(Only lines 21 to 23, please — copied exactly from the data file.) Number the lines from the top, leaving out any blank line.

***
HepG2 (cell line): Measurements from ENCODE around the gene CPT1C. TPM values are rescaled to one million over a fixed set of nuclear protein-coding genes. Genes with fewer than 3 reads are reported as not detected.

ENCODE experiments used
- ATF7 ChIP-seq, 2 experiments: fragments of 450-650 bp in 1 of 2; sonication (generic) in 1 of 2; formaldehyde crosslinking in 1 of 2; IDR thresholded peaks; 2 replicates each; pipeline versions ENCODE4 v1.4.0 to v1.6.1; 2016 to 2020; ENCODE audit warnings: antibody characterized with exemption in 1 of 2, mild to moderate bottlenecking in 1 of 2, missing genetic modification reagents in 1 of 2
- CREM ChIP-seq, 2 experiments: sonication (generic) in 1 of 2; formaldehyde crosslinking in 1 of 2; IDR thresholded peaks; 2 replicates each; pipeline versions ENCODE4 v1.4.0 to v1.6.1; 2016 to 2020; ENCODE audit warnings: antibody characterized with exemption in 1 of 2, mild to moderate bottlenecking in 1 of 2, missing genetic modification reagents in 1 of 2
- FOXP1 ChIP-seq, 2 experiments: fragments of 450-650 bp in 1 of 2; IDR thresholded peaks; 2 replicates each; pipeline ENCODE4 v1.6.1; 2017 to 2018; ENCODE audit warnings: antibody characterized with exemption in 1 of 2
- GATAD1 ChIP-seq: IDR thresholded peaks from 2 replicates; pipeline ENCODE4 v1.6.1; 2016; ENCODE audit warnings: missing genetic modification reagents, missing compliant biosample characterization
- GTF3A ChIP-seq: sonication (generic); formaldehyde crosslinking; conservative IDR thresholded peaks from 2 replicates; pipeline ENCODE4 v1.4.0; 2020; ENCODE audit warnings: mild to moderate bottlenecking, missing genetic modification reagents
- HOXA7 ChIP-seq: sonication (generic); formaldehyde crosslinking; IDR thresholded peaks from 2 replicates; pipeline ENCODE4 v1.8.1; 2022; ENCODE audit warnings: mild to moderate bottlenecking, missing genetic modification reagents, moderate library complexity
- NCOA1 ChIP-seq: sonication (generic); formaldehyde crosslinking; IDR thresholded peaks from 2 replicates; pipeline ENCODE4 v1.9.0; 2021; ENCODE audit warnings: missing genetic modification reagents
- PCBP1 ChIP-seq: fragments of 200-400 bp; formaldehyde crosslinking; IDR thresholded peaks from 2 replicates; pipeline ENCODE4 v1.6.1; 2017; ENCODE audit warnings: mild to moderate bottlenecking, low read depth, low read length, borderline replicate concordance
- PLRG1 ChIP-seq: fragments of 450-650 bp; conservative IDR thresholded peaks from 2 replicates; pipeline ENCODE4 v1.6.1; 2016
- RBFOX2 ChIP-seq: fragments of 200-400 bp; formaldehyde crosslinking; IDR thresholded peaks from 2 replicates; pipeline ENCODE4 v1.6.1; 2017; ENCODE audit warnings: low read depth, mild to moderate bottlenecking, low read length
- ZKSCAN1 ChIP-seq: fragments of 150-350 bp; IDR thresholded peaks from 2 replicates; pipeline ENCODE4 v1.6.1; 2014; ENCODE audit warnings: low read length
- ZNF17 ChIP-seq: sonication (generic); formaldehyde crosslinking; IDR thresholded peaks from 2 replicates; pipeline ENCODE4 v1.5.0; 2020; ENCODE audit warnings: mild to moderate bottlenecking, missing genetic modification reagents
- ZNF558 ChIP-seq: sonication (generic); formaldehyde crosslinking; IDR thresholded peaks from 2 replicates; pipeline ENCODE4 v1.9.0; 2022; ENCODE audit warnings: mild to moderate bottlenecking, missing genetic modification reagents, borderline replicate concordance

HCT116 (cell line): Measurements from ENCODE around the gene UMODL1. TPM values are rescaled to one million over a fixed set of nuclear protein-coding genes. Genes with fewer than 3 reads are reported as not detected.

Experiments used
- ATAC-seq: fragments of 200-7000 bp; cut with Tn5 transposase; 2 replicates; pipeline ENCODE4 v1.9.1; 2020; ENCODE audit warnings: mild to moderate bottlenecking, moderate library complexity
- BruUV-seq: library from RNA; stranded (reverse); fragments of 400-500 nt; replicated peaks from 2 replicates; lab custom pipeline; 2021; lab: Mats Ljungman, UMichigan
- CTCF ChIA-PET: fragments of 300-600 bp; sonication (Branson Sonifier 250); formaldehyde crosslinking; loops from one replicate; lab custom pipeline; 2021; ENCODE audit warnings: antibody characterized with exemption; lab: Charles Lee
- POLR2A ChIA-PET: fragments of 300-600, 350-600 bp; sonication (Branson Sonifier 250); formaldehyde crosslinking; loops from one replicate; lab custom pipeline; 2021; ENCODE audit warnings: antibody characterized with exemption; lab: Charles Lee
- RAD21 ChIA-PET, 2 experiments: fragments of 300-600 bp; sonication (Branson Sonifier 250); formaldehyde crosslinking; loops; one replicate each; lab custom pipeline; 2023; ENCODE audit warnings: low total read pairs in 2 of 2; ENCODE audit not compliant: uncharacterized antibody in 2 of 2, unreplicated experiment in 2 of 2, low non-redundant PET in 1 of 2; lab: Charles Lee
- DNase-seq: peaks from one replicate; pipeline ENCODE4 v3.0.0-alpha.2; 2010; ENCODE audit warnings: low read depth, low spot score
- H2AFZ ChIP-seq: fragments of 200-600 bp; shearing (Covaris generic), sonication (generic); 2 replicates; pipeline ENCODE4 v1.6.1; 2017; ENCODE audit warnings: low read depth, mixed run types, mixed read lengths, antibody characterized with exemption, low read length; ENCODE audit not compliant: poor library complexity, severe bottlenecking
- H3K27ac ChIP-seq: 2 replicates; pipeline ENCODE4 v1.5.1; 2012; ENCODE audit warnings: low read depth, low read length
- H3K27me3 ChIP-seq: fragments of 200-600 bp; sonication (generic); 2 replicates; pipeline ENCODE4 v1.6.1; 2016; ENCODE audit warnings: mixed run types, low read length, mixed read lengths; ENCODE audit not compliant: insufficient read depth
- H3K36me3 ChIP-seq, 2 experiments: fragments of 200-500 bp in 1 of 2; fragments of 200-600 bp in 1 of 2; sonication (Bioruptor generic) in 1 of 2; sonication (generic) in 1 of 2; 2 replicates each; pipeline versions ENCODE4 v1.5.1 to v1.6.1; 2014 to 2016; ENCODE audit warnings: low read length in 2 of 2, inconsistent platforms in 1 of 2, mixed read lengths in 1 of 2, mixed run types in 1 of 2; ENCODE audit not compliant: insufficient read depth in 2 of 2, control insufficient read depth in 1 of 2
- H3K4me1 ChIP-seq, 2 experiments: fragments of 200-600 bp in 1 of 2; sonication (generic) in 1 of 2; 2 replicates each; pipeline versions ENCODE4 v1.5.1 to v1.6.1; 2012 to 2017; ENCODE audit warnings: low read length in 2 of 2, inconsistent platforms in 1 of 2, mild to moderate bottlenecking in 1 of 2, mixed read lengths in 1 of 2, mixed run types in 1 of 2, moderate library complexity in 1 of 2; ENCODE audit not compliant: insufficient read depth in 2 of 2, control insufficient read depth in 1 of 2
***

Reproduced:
- POLR2A ChIA-PET: fragments of 300-600, 350-600 bp; sonication (Branson Sonifier 250); formaldehyde crosslinking; loops from one replicate; lab custom pipeline; 2021; ENCODE audit warnings: antibody characterized with exemption; lab: Charles Lee
- RAD21 ChIA-PET, 2 experiments: fragments of 300-600 bp; sonication (Branson Sonifier 250); formaldehyde crosslinking; loops; one replicate each; lab custom pipeline; 2023; ENCODE audit warnings: low total read pairs in 2 of 2; ENCODE audit not compliant: uncharacterized antibody in 2 of 2, unreplicated experiment in 2 of 2, low non-redundant PET in 1 of 2; lab: Charles Lee
- DNase-seq: peaks from one replicate; pipeline ENCODE4 v3.0.0-alpha.2; 2010; ENCODE audit warnings: low read depth, low spot score